Swedes are on the top job search

Many Norwegian workers are thinking of changing their job, but few are actively. Photo: SCANPIX

Many Norwegian workers are thinking of changing their job, but few are actively. Photo: SCANPIX

37 percent of Swedish workers are actively seeking new jobs, while most Norwegians are happy with their job.

No workers are seeking jobs as often as the Swedes, while Norwegians in most cases stay in the job they have.

This shows in a new survey conducted by the Blauwe Research and SSI commissioned by recruitment company Randstad. The survey shows how active people are who already have a job to find new jobs in 23 different countries, writes metrojobb.se .

Large mobility

As many as 37 percent of Swedes say they actively are looking for something else. 11 percent of Danes say the same. While among the Norwegians, only six percent of the employees who are actively changing workplace.

According to the national economist at the Swedish Institute for Labor Market Policy Development, Anders Forslund, earlier studies have shown that replacements in the Swedish labor market is large compared with its neighboring countries.

Manpower’s job change survey for 2008 confirms that most Norwegians stay in the job they have. During the ten percent say they actively seek work, while 24 percent say they are thinking of changing your job, but is not active in it.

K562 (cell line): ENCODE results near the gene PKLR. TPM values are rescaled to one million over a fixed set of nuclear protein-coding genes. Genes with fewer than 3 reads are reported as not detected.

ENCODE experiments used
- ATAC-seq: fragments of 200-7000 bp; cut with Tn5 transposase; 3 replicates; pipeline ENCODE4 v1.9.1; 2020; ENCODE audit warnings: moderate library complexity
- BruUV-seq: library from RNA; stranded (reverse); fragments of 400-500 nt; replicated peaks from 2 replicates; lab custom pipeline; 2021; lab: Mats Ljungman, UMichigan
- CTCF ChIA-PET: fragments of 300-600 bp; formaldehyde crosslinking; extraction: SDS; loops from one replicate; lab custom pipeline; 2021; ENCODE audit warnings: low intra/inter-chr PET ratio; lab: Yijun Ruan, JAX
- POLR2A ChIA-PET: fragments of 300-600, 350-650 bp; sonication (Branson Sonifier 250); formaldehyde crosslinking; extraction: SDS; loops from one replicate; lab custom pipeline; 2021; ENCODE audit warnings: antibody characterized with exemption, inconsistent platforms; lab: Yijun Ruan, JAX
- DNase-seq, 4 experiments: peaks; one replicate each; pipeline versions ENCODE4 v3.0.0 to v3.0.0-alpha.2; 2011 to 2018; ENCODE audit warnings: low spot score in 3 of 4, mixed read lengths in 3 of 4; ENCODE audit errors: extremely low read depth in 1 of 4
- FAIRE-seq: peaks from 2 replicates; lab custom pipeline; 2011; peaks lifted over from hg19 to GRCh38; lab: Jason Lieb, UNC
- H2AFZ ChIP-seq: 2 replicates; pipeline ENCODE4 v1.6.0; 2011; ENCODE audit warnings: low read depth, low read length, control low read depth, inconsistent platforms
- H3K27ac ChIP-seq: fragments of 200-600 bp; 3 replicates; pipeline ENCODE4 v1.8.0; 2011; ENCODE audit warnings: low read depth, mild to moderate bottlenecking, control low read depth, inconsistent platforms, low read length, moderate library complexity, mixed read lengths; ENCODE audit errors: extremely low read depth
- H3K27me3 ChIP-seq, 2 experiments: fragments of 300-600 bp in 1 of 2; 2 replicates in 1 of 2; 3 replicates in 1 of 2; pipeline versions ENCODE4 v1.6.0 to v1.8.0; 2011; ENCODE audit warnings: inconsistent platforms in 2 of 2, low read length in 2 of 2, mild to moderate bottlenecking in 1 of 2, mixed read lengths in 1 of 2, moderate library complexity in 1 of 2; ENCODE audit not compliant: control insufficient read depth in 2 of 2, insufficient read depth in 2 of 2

A comfort

Career experts of the group Thorleif Solstad Solstad think the reason that Norwegians are less mobile because they see that the job is safe.

“If you are very insecure in their present job, then you will pursue other jobs. It can result from a bad boss, creating insecurity and less loyalty. Norwegians feel that the job is stable and remains so at the tent,” he said.

Solstad think also that Norwegians enjoy where they are.

“Surveys show that Norwegians are generally very satisfied at work, so they do not seek other jobs. Another trend that will also have an impact is that few Norwegians want to move geographically. Norwegians are in the job because of the cultural tradition and perceived safety, he sums up.

For stable

Career expert believes the job market in Norway may be too static.

“It is an advantage of stability, but if it crosses a border, it is not good. This means that industries can not be exchanged valuable skills people do not dare to move. This prevents the renewal,” he said

Solstad encourage Norwegians to move a little more on them.

“Here it is certain generation differences. Those under 45 are probably more mobile and more opportunistic than their older colleagues. But it is important for everyone to think that one learns to move. One is in a job all my life, so stop learning,” he said.

Source: Aftenposten

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